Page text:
Photuris is a genus of fireflies (beetles of the family Lampyridae). These are the femme fatale lightning bugs of North America. This common name refers to a behavior of the adult females of these predatory beetles: they engage in aggressive mimicry, imitating the light signals of other firefly species' females to attract, kill, and eat the males. Their flashing bioluminescent signals seem to have evolved independently and eventually adapted to those of their prey, mainly unrelated Lampyrinae, such as Photinus (rover fireflies) or Pyractomena.[1]
The Pennsylvania lightning bug (P. pennsylvanica) is the state insect of Pennsylvania.
Species include:
   Photuris caerulucens – Barber
   Photuris cinctipennis – Barber, 1951
   Photuris congener – LeConte, 1852
   Photuris divisa– LeConte, 1852
   Photuris fairchildi– Barber
   Photuris frontalis – LeConte, 1852
   Photuris lucicrescens – Barber, 1951
   Photuris pensylvanica – De Geer, 1774
   Photuris tremulans – Barber, 1951
   Photuris versicolor – Fabricius, 1798
There are at least 64 recognized species,[2] all restricted to temperate North America.[3] They mainly occur from the east coast to Texas.[4]

Sunday, June 19, 2016

3-Day Immersion Excursion: Southern Style DAYS TWO AND THREE

What a weekend!

I am writing this on Sunday afternoon from our back porch as I listen to the drone of the lawn mower;  Glenn is celebrating Father’s Day by doing battle with the overgrown nature trail and weeds in the back lot.  We moved into our house in early November (2015)  and inherited an immaculately manicured nature trail in the back yard complete with berry bushes, lots of wild life, (room for a chicken coop!) and an elevated “putting green” that serves, really, as a septic field.  We’ve been poor stewards of this part of the property and are now learning, first hand (or at least Glenn is) about the amount of time and energy needed to maintain it.  As he learns about the contour of our back lot, I’m going to reflect on the contour of our last two days in the Southern Convocation.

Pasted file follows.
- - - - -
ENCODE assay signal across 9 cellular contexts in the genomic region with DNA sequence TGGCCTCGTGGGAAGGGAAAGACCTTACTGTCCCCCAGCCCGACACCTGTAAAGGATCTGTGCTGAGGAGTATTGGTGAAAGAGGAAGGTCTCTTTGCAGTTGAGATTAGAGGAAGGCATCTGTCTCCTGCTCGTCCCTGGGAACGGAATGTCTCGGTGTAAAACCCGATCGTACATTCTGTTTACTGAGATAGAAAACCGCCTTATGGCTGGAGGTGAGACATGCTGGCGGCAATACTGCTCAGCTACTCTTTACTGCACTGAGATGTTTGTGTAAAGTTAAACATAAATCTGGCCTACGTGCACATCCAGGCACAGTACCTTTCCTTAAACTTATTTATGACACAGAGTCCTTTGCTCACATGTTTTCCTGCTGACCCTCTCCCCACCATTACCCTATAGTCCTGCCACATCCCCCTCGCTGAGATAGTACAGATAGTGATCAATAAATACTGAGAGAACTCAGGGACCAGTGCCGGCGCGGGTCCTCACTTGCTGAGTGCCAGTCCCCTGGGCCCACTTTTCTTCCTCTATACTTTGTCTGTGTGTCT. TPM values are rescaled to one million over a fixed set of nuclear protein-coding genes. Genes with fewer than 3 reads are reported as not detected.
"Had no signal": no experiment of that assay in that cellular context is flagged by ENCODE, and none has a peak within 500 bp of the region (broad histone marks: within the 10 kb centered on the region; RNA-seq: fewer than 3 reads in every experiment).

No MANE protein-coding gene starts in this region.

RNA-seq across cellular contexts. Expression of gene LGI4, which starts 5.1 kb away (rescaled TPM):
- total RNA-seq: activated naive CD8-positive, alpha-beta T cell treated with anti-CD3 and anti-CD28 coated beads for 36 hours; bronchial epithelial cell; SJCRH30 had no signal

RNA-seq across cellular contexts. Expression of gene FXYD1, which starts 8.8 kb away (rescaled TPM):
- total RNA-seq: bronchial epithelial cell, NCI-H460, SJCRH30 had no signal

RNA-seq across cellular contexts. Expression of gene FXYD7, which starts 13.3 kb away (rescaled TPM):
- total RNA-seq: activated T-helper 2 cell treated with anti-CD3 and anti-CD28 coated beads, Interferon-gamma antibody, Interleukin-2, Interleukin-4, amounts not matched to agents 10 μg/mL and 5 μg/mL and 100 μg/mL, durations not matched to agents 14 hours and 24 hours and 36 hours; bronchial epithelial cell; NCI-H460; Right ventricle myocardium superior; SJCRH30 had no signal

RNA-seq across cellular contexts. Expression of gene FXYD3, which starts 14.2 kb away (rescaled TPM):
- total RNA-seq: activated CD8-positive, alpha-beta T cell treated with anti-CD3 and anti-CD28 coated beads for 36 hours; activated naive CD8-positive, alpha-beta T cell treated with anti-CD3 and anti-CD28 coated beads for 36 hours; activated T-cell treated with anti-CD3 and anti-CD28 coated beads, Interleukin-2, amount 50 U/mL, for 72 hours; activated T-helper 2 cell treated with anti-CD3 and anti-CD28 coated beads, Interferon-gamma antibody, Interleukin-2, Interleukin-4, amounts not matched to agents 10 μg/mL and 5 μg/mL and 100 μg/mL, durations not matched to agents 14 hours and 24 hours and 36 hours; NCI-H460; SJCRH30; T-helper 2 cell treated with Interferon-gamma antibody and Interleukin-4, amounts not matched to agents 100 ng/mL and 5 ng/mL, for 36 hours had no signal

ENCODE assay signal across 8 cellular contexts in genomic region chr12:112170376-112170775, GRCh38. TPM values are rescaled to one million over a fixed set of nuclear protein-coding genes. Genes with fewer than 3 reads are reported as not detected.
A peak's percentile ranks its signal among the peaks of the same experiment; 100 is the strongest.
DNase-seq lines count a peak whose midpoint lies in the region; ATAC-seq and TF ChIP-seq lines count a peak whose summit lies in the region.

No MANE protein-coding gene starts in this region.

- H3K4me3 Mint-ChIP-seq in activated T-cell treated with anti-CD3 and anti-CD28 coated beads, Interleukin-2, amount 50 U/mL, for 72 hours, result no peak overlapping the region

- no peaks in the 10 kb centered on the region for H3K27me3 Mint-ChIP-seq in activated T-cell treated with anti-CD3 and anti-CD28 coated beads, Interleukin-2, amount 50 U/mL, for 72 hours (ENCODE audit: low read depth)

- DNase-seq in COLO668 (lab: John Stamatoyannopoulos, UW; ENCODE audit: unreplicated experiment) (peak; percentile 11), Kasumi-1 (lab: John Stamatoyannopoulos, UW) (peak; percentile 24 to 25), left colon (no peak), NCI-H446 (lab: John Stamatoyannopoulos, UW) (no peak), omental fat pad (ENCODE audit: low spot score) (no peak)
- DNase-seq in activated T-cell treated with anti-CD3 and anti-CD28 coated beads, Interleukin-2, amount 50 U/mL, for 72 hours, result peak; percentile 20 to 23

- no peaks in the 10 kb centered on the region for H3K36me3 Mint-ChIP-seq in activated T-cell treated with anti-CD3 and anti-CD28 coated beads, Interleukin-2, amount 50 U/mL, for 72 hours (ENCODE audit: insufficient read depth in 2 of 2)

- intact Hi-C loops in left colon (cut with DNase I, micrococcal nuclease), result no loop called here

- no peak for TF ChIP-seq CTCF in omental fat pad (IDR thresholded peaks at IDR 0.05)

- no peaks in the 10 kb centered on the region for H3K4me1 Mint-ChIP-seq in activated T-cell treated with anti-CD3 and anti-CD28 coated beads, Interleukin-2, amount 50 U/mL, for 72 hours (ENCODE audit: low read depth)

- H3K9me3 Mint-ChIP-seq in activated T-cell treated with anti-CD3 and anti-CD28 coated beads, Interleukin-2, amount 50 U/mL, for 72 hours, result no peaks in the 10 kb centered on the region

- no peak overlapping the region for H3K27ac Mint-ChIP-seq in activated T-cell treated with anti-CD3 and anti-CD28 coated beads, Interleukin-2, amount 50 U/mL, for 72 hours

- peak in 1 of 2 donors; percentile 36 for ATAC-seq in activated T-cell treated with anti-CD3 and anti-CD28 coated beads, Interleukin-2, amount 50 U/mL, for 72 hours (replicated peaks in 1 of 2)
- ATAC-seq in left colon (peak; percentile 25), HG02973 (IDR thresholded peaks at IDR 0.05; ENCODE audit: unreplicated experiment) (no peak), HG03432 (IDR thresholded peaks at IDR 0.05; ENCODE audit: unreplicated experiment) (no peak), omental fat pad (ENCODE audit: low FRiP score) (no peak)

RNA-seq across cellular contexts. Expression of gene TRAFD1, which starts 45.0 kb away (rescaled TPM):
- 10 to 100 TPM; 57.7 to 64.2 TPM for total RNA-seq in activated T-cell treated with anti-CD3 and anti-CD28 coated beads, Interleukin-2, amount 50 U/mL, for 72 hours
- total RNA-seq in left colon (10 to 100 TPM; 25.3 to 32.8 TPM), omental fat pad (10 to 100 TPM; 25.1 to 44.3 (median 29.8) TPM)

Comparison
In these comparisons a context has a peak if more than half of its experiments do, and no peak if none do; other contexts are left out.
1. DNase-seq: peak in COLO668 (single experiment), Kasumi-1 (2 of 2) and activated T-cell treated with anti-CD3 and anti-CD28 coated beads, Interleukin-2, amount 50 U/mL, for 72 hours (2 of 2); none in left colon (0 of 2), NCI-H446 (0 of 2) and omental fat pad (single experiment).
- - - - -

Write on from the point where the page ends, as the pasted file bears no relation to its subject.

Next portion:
I started out on Saturday morning in the custody of The Rev. Doug Smith of All Saints’, Hanover. Doug took me to the new home of a newly received Syrian refugee family that his church is sponsoring and assisting in Hanover.  There are not words.  This young family (the parents are in their late 20s) have 4 young boys and arrived in this country just last week.  They know very little English and, exercising a great deal of faith, have put themselves in the hands of our government and, more specifically, into the hands of the good people of Catholic Charities (Harrisburg) and All Saints’, Hanover.  The house where they are staying, temporarily, is clean and bright and furnished with donations from the congregation.   As we arrived, the 4 boys were sitting in a sea of picture books on the living room floor, pouring over the pages and watching, at the same time, the movie Shrek on tv.  Mom and Dad were in the kitchen receiving volunteers - two of them fluent in Arabic- who helped to translate our good wishes.  The Koran was displayed in a place of prominence in the dining room and we were reminded that it is now the season of Ramadan which calls for fasting from sun-up to sun-down.  I was overcome by how gentle and trusting and calm these young parents appeared to be considering all that they have seen and been through in their journey to America.  A volunteer told me that one of the top wish list items are toys for the boys  and... bicycles.  Next on the list are finding jobs for the parents, enrolling the children in school and language lessons and beginning the slow process of enculturation.  I was grateful for all that the church in Hanover was doing and for leading in this way in which we care called to care for the stranger.

a welcoming sign on the living room mantelpiece

back door of the house where the new Hanover family is living.

Next, Doug took me to a “quintessential Hanover event:” the Codorus Summer Blast.  Codorus is a State Park in Hanover that is built around (and includes) a big man made lake.  The Summer Blast is a town fair that includes water sports, retail booths, displays of all sorts, games for the kids and every type of “fair food” that you could ever want.  We steered clear of the fried-this-and-that area and, meeting some parishioners, made our way around some of the displays.  My favorite activity was the dog jumping contest where the dog owner throws a floating dog toy off of a dock and the dog’s jump is measured.  It’s kind of like the long-jump for dogs. In the water.  This is a new “sport” to me.  Is this a Central PA thing?